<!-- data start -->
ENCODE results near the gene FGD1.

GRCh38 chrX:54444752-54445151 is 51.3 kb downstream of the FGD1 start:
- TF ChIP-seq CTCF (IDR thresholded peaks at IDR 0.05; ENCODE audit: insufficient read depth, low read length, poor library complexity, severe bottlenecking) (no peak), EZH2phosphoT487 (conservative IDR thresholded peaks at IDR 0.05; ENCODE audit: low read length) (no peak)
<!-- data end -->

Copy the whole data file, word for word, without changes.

ENCODE results near the gene FGD1.

GRCh38 chrX:54444752-54445151 is 51.3 kb downstream of the FGD1 start:
- TF ChIP-seq CTCF (IDR thresholded peaks at IDR 0.05; ENCODE audit: insufficient read depth, low read length, poor library complexity, severe bottlenecking) (no peak), EZH2phosphoT487 (conservative IDR thresholded peaks at IDR 0.05; ENCODE audit: low read length) (no peak)